The government of Saudi Arabia finished 2018 spending more than $30 million on lobbying activities, according to the nonpartisan Center for Responsive Politics. So far in 2020, the spending has been at $5 million.

One of the recent hires came through the Larson Shannahan Slifka Group, an Iowa-based public affairs shop that signed a lucrative contract with the Saudi Embassy last year. Also known as the LS2group, the embassy agreed in 2019 to pay it $1.5 million for one year.

New records show LS2 recently brought on Arena Strategy Group, for actions that will “include informing the public, government officials, and the media about the importance of fostering and promoting strong relations between the United States and the Kingdom of Saudi Arabia,” a foreign lobbying report says.

The contract started Dec.1, weeks after Biden was declared president-elect, and will include government relations work, the document said. The contract is worth about $5,000 each month.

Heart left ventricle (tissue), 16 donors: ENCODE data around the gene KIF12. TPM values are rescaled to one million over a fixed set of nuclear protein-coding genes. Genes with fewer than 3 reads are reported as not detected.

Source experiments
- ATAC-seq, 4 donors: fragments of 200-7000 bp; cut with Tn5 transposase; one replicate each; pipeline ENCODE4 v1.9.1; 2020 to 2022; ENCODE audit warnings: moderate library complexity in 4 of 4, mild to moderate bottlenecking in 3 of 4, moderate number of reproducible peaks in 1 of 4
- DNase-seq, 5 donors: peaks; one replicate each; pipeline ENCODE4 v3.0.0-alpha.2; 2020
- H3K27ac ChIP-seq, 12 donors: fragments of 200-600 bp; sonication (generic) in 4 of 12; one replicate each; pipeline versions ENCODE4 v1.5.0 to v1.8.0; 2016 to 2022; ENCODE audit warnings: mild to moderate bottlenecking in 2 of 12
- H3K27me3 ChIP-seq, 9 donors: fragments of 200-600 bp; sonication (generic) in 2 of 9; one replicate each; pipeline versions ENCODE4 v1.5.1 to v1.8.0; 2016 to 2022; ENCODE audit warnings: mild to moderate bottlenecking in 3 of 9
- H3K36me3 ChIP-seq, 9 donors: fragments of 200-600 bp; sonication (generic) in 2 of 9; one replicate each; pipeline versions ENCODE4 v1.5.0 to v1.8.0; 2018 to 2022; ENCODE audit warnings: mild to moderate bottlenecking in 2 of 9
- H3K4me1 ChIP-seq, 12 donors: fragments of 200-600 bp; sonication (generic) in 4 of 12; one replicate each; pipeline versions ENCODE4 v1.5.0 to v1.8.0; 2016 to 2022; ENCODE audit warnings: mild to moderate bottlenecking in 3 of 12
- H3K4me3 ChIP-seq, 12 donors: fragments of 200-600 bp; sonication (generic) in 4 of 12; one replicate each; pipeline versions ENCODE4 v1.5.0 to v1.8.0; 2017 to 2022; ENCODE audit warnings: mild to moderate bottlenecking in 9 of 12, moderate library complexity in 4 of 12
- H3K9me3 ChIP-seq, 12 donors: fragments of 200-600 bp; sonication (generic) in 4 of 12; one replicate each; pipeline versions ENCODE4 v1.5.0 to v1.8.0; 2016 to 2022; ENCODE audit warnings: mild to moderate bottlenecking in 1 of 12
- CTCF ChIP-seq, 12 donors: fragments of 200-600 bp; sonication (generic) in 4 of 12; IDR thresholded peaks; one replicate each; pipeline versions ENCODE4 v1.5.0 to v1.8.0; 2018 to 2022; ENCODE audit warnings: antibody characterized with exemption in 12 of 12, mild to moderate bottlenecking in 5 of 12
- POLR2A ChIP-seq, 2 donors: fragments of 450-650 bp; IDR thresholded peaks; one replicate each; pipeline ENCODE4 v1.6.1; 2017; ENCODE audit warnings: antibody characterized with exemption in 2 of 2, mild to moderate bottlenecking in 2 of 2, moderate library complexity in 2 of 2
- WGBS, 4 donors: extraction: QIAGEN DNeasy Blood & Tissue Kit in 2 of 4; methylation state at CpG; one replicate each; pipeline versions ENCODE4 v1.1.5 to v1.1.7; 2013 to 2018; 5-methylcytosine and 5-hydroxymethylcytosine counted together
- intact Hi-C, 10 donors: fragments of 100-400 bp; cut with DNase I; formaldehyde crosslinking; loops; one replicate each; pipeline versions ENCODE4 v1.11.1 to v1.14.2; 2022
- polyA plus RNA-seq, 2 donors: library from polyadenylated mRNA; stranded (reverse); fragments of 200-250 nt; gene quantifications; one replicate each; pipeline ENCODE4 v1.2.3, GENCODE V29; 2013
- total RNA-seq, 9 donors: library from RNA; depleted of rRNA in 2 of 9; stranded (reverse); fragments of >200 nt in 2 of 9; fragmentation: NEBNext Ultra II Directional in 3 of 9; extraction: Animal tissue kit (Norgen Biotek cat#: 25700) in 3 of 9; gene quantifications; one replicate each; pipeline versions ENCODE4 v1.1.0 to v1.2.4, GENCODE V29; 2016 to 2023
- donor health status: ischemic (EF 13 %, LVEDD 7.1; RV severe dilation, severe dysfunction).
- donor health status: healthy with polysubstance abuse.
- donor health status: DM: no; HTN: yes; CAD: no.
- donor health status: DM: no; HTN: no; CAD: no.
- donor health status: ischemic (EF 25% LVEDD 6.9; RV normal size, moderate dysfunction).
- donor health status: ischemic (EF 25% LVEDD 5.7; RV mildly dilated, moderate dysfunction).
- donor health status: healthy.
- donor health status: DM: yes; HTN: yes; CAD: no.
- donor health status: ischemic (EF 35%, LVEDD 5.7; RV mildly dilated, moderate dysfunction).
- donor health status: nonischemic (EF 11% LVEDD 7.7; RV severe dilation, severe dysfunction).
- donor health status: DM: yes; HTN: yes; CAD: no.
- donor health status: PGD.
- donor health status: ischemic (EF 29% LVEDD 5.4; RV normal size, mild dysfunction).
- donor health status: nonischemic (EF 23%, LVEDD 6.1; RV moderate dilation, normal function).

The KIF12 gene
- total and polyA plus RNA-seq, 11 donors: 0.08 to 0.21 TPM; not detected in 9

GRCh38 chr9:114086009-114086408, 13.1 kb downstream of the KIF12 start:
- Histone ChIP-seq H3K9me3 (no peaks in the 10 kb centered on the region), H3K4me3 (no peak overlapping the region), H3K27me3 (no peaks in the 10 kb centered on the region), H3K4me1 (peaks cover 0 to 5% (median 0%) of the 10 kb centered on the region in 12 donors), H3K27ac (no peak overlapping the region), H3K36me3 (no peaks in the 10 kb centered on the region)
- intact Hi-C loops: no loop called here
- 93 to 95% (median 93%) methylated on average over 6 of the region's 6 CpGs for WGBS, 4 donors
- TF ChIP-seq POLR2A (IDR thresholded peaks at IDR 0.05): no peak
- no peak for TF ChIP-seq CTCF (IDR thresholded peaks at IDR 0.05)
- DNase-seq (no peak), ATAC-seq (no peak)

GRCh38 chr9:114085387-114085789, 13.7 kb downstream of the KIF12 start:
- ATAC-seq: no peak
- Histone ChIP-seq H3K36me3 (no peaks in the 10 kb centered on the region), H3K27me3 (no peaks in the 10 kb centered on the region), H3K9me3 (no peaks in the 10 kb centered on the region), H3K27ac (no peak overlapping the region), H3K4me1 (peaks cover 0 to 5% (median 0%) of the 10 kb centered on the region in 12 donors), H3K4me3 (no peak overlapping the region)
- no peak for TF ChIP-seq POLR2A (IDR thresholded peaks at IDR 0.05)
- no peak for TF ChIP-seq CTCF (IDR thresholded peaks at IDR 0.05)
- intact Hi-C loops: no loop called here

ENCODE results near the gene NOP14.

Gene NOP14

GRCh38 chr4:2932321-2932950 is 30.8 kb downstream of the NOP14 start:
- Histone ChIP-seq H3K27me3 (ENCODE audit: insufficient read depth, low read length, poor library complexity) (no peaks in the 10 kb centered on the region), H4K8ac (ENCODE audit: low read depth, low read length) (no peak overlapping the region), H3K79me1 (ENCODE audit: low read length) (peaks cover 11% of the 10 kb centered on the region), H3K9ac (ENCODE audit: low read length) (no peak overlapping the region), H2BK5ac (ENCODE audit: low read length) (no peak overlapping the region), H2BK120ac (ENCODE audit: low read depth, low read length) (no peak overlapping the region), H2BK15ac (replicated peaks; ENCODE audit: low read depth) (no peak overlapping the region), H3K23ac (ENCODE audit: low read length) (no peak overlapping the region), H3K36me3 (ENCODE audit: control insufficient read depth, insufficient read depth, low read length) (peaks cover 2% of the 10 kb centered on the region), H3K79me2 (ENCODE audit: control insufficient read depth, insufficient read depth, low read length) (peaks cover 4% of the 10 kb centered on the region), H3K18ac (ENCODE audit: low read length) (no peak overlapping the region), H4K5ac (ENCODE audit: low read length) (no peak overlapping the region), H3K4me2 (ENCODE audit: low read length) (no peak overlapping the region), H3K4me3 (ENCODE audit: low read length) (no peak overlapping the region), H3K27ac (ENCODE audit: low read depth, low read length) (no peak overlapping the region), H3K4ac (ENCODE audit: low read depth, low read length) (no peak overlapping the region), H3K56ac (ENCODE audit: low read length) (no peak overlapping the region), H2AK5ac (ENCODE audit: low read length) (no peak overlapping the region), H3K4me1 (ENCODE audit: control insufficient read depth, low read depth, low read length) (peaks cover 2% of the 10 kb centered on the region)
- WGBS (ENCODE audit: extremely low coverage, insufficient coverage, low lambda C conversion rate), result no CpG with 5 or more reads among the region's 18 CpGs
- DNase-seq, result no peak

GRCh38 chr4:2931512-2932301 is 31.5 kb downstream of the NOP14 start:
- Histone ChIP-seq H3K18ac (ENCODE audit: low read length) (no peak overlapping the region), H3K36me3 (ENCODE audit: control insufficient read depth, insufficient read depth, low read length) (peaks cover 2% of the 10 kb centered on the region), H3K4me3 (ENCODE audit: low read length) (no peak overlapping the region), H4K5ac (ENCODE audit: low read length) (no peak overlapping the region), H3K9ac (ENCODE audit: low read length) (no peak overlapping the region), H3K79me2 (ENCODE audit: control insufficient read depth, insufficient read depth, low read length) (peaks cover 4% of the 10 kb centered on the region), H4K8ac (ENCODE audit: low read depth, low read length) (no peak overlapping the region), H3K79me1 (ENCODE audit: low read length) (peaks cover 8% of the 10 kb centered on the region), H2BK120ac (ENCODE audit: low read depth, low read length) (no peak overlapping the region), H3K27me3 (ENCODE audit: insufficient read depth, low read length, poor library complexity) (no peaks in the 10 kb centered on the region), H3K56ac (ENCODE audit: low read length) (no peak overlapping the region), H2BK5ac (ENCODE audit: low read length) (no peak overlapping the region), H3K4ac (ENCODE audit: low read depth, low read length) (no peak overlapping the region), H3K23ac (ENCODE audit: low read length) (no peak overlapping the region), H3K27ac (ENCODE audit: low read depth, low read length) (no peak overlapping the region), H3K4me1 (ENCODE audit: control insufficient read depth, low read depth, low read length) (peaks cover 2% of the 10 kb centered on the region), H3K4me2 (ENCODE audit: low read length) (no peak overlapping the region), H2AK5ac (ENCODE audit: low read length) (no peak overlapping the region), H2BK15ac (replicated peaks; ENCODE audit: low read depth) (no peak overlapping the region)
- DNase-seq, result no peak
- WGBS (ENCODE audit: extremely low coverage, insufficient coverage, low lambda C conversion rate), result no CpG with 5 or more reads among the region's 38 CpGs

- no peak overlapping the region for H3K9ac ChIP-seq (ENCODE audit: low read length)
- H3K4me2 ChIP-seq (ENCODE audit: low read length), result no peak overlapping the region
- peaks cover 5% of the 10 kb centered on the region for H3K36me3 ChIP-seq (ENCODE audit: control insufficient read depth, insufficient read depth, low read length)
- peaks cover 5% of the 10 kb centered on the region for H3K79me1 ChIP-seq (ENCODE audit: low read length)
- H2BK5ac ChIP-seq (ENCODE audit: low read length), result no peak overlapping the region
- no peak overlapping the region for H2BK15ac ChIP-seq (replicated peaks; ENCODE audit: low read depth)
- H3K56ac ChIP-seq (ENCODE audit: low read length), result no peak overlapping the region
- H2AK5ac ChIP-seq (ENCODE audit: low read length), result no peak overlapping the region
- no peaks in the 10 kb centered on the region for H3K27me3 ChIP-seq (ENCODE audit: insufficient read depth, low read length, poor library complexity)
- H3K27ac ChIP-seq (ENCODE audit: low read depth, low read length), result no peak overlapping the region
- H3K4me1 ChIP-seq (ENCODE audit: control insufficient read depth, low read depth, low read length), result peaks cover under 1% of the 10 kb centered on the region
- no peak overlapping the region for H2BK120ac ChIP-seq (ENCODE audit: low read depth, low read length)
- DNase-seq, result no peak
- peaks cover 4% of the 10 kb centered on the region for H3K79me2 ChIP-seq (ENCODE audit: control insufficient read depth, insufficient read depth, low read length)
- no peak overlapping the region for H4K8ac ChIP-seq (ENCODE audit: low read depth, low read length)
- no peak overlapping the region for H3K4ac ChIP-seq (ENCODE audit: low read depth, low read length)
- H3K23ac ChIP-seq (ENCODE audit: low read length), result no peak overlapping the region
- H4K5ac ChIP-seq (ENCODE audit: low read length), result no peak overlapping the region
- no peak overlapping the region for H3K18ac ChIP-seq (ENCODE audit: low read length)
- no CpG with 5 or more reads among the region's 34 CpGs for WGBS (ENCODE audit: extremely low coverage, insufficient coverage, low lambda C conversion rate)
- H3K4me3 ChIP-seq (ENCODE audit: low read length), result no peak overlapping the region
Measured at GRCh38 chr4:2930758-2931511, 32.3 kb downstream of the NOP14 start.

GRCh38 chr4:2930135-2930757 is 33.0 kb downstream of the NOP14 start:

Saudi Arabia’s D.C. embassy also recently hired Off Hill Strategies for the period spanning the final stretch of the election through the transition period.

The firm is a boutique lobbying shop founded by Tripp Baird, who was once director of government relations at the conservative organization Heritage Action for America.

According to a filing, an executive at public relations juggernaut Edelman emailed a leader of a massive Saudi land development known as Neom to detail their agreement.

(* B P)

Dagbladet can reveal that Norwegian authorities intervened when Saudi Arabia deployed a mysterious ten-man security team to Norway.

The Saudis wanted the security team to be registered as diplomats - with the benefits that follows.

The Norwegian Police Security Service has informed a Norway-based critic of the Saudi regime about the case.

He fears for his safety.

In the early summer of 2018, Norway received an unusual request from Crown Prince Mohammed bin Salman's government.

Saudi Arabia wanted to send ten men on an official assignment to Norway, the Ministry of Foreign Affairs confirms to Dagbladet. The ten men were all security guards, who were deployed to work at the Saudi Arabian embassy in Norway, according to Dagbladet’s sources. But Saudi Arabia wanted the security guards to be registered as diplomats in Norway. This would give them extended room for manoeuvring in Norway.